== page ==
A study of the top 50 game-changing innovations over a 100 year period is reported to have shown that nearly 80% of those innovations were sparked by someone whose primary expertise was outside the field in which the innovation breakthrough took place.
Post-it notes, Xray, penicillin, saccharin, and even cornflakes are all stumbled-upon inventions; some of which were done by someone completely outside their field of expertise. Firework for instance, is believed to have been invented by an unknown cook in china…do your research 😉
That says a lot to me about creativity. So imagine yourself teaching in a secondary school somewhere In the north for NYSC and then you stumble on an engineering breakthrough innovation while at it.
‘lol’. You say. ‘That rarely happens’. True! But it could happen. That’s what that study I started with tells us- that you can find the most amazing things in this most unexpected places. I’ll now tell you how you can make such happen.
you can find the most amazing things in this most unexpected places
The one important key to unleashing creativity and creating innovations is resourcefulness. Resourcefulness doesn’t necessarily mean having so many resources but rather being able to make useful whatever resource you have available.
Sticking to our example of a teaching role during your NYSC program – Yes you won’t have access to technological labs or resources; but you’d have access to other resources like textbooks, rudimentary tools, local technologies, and people with unique problems. Resourcefulness asks you a question of what you can do with what you have at hand!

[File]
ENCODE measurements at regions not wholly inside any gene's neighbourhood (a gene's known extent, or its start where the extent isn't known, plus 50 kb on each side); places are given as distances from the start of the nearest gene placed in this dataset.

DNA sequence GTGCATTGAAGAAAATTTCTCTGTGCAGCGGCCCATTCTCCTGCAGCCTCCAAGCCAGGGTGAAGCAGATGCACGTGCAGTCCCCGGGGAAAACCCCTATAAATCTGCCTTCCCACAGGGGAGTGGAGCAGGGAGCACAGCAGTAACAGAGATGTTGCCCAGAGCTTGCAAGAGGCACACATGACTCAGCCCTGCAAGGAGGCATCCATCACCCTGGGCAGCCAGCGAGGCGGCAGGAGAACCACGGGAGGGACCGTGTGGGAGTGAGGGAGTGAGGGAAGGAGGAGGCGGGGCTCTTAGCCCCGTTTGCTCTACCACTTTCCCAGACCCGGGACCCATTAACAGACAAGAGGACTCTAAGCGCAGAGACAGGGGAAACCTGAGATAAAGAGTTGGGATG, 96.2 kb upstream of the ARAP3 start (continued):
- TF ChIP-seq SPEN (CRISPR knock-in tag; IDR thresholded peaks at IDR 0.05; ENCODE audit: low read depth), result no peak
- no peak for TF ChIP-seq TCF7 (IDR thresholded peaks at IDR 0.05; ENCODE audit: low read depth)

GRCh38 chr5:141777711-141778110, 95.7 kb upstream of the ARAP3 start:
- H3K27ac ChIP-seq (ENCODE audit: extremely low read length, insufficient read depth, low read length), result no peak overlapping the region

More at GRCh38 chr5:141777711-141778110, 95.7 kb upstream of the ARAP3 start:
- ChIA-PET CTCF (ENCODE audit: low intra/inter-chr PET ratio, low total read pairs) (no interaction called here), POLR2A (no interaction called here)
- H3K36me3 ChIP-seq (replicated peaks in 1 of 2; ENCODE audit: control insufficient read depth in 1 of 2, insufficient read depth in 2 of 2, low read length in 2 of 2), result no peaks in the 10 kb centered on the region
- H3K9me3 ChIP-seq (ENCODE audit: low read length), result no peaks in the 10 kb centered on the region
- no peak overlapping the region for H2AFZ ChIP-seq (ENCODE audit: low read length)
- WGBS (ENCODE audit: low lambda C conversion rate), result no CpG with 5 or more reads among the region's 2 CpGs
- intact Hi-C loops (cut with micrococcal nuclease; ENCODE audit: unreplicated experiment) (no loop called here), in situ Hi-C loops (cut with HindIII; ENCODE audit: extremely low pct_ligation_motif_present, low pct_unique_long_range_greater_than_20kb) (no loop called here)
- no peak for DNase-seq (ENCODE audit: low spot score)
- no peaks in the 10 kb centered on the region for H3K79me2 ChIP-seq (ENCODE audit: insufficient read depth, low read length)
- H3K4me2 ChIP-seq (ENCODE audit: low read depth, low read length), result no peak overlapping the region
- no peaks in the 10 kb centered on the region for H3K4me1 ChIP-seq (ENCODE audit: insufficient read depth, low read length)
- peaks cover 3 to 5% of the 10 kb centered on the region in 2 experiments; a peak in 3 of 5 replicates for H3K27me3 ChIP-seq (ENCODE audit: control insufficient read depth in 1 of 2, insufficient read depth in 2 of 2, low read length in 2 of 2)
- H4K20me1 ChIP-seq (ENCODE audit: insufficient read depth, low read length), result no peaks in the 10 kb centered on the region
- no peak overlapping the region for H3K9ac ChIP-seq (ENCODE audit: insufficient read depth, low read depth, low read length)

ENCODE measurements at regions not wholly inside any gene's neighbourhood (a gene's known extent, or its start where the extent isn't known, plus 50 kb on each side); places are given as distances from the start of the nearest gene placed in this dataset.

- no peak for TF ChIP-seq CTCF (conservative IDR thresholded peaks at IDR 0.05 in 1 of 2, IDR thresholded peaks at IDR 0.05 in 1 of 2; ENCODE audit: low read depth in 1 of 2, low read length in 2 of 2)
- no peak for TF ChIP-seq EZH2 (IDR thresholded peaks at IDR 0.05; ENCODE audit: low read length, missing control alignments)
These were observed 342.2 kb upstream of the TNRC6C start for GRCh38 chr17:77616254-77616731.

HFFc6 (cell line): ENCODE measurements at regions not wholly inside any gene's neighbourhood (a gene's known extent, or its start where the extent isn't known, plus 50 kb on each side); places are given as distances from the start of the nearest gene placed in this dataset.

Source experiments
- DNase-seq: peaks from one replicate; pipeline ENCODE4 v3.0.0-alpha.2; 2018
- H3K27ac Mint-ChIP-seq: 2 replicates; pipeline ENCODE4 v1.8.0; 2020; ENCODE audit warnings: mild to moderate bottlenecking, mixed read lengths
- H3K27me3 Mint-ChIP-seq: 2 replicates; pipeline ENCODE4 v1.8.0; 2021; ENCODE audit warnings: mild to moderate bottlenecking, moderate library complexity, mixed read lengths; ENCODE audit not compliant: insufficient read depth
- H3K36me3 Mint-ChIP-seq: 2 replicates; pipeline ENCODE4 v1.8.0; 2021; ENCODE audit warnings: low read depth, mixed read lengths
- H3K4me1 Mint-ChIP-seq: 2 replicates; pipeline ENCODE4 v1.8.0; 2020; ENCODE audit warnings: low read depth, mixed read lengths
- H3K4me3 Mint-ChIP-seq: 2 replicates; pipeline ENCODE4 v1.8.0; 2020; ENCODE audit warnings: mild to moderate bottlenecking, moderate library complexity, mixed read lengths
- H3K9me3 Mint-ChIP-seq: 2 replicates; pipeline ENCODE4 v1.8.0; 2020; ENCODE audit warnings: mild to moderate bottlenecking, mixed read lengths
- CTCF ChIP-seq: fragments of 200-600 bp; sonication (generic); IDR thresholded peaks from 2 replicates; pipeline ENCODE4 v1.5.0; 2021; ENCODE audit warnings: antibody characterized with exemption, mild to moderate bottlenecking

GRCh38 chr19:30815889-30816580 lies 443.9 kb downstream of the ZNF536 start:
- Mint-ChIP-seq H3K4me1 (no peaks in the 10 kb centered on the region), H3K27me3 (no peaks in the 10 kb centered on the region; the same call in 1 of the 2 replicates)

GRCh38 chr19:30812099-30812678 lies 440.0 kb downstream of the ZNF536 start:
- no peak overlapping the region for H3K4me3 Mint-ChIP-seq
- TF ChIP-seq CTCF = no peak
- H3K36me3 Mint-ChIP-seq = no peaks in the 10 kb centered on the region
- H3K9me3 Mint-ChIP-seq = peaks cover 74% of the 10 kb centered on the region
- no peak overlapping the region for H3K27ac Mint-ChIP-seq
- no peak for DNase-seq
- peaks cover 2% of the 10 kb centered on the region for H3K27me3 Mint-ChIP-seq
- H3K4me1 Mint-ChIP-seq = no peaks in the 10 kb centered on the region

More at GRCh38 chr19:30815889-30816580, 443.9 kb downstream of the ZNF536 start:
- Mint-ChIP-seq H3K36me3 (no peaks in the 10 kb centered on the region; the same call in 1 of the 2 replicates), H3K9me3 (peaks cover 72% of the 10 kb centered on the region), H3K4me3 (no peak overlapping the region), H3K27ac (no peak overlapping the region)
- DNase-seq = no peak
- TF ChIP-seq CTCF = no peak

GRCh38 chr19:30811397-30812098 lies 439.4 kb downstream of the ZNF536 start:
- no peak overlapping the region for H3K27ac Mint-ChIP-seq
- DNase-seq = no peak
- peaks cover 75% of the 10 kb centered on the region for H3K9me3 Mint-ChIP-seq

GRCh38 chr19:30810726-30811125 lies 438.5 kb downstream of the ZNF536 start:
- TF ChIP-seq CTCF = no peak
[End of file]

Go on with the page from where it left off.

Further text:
Resourcefulness asks you a question of what you can do with what you have at hand!
To be resourceful, you’d have to look beyond what your resources can do and has done to what they haven’t done but can possibly do. You’d have to THinK- Think possibilities. Think function and not reputation; think ‘CAN’ and not ‘HAS BEEN’.
I recently boarded a bus for a long distance journey. Sitting beside me was an elderly woman. She sat close to the window and had to deal with the problem of the harsh sun rays which fell directly on her through the window. What she did was remarkable. She pulled out her scarf from her bag and made it into a curtain. Problem solved!
Think function and not reputation; think ‘CAN’ and not ‘HAS BEEN’.
That looks like a no brainer right? But I think it really illustrates my point. She was resourceful with what she had. She looked beyond the reputation of her scarf which has always been that thing she ties on her head for fashion sake to some function it could perform. She looked beyond what it has always done to what it could possibly do. She looked beyond the rules, broke them, and created new rules and that solved her problem.
Creative people have little regards for reputation and status quo. They think little of what can’t be and what has always been. They think more about what can be and what hasn’t yet been. They are futurethinkers; possibility-makers. They are resourceful and you can be too.
They think little of what can’t be and what has always been. They think more about what can be and what hasn’t yet been.